Sunday, November 13, 2011

Ralph Pennel: From the Twin Cities to the Paris of New England

Ralph Pennel: From the Twin Cities to the Paris of New England

By Doug Holder

Poet and writer Ralph Pennel met me in the comforting confines of the Bloc 11 Café in Union Square, Somerville to talk about the writing life. Pennel has moved from his home in Minneapolis, Minnesota to Somerville, Mass. He lives in the hinterlands of our town, where the Spanish eatery Dali looks across the street to the Wine Cask. Pennel reflected on the differences of the Midwest to that of New England:

“Everything in the Midwest is laid out in a grid—I find the winding and at times irrationally plotted streets in Somerville give it a looser or open vibe. There is a rigidity to the Midwest that I am not comfortable with. The writing community in Somerville is very welcoming. It seems the writing that happens in Minnesota stays in Minnesota—it doesn’t seem to leak out to the greater literary world.”

Pennel views himself equally as a poet and a writer. He has an MFA in Creative Writing from Hamline University, and has taught on the college level for a number of years.

While in Minnesota, he founded with a few other folks, an online literary magazine titled The Midway Journal, coined after a section of Minneapolis that he resided in. He told me the journal publishes work that pushes boundaries— and accepts work in the genres of poetry and flash fiction. The current issue has work from noted local writer Timothy Gager, and past issues have had such Boston area wordsmiths as Steve Almond, Tara Masih and Alden Jones.

For Pennel a poem gets it start with an idea that sparks his agile mind, and then hopefully flames into a working poem.

Pennel most assuredly lives the writer’s life. He resides in a small, inexpensive apartment and edits his journal and teaches an online course or two. He also hits the open mics around town including Stone Soup in the Out of the Blue Gallery in Cambridge, Mass., and Somerville’s First and Last Word Reading Series held at the Arts Armory.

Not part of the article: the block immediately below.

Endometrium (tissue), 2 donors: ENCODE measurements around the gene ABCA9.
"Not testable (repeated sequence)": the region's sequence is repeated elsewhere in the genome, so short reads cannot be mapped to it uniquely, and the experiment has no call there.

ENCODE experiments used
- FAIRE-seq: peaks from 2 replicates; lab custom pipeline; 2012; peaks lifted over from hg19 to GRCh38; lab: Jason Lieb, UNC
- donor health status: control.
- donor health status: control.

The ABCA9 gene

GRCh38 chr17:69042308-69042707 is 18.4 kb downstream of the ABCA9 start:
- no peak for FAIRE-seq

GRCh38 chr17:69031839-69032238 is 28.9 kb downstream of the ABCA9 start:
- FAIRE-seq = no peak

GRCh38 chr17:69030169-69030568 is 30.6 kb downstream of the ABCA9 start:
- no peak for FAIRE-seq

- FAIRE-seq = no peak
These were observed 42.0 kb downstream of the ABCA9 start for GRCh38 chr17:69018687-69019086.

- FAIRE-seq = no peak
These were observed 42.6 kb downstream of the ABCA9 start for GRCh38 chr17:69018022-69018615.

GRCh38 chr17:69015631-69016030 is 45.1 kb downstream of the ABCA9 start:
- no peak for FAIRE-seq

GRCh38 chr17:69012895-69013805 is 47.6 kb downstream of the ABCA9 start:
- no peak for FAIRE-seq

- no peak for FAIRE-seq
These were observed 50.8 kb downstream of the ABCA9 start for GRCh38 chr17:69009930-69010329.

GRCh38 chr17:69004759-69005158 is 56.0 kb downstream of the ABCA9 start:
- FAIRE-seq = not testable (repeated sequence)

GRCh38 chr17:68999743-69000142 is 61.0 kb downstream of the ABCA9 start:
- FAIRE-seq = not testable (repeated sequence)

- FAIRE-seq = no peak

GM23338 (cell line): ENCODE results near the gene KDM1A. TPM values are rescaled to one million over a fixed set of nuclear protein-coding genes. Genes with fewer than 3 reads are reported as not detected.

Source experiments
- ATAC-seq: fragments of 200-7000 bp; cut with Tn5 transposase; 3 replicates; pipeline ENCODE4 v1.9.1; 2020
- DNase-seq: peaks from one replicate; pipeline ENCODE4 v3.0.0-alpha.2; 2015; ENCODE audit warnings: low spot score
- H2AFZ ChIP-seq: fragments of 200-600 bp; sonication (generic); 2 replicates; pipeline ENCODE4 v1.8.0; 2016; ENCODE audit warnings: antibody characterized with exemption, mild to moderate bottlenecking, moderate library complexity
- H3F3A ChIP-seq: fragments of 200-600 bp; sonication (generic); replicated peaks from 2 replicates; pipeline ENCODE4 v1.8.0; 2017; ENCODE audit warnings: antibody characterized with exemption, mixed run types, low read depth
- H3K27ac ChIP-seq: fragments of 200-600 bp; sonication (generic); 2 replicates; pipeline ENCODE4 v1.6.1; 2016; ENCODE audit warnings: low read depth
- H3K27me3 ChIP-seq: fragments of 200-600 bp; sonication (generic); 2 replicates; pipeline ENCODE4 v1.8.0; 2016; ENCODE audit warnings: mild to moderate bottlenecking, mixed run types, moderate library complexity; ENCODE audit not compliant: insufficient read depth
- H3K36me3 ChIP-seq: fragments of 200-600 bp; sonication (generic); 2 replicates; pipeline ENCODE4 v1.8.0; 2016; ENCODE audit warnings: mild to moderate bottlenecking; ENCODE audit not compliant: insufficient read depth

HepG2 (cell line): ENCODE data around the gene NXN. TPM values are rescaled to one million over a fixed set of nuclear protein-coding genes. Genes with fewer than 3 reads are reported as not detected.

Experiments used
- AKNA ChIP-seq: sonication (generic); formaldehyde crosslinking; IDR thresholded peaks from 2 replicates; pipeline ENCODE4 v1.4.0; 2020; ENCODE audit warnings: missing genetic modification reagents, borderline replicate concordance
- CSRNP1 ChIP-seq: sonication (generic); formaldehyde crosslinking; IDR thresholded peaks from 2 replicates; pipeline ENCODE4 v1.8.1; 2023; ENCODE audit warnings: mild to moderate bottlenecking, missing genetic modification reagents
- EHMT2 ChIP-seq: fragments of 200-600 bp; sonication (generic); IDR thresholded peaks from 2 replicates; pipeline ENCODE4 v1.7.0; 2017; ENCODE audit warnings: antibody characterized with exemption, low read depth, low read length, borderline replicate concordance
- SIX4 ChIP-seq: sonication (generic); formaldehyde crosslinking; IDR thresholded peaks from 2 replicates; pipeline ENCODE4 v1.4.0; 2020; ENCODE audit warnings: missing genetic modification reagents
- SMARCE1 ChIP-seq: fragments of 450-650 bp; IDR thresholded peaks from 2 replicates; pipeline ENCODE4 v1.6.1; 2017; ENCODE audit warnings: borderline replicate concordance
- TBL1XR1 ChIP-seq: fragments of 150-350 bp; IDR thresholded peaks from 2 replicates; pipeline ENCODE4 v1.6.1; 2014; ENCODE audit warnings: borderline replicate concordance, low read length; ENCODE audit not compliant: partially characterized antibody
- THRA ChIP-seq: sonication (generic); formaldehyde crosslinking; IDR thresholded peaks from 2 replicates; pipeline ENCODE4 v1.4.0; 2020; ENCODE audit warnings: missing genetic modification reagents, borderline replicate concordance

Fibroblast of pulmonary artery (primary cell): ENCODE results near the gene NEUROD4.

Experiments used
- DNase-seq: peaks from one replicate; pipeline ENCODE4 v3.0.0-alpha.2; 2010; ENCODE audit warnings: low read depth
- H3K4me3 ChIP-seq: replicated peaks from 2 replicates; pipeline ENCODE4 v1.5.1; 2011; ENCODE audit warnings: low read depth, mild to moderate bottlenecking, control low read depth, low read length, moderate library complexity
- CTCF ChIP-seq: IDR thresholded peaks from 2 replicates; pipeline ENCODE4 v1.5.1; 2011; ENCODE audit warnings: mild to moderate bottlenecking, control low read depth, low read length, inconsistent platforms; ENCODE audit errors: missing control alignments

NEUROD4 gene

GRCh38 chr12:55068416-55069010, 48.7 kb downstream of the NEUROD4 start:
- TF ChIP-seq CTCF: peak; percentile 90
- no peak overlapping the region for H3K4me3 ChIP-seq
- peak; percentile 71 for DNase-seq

Pennel is planting roots in the community, and where there are roots, hopefully poetry flowers.


“After me comes one more powerful than I . . . I baptize you with water,

but he will baptize you with the Holy Spirit.” -Mark 1:7-8

You see these garments? I made them.

With these hands. See here? This is the very place

I cut myself on the blade of my knife.

See how it has healed, how the flesh

has closed itself again, grown together, pink and new?

And this belt. I tanned it from the same beast.

She brought me to within sight of these city walls.

Then collapsed. I held her head in my lap,

stroking her neck until the sun set low,

and the night was filled with fire. It is true

what they say about the death of the day.

My soul, too, will rise above the parting sun soon enough.

No doubt you will be the one to set it free.

Ah, these hands. They have touched his head. His hair

filled my palms, slipped over and through my fingers,

until my hands were hidden, as if they, too, grew peaceably from his skin.

He said nothing when I lowered him into the river, his body weightless.

I was afraid I’d lose him to the current, his body swept downstream.

What would come of me then? I swear, when he stood, the water swimming

down his face and plunking into the river around him like fingers

on a harp, the day gave way to night, the sun smeared across

the edge of the earth, then raced across the sky in rivers of light.

I understand I am to lose my head. Will you grant me this then,

that I might wash my face and hair? And would you also share

what I have told you? Not now. But after Herodias has slipped her fingers

through my mane and lifted my bodiless head above her own,

into the light, my blood dripping to the floor, the shadow of night

drifting calmly over everything.


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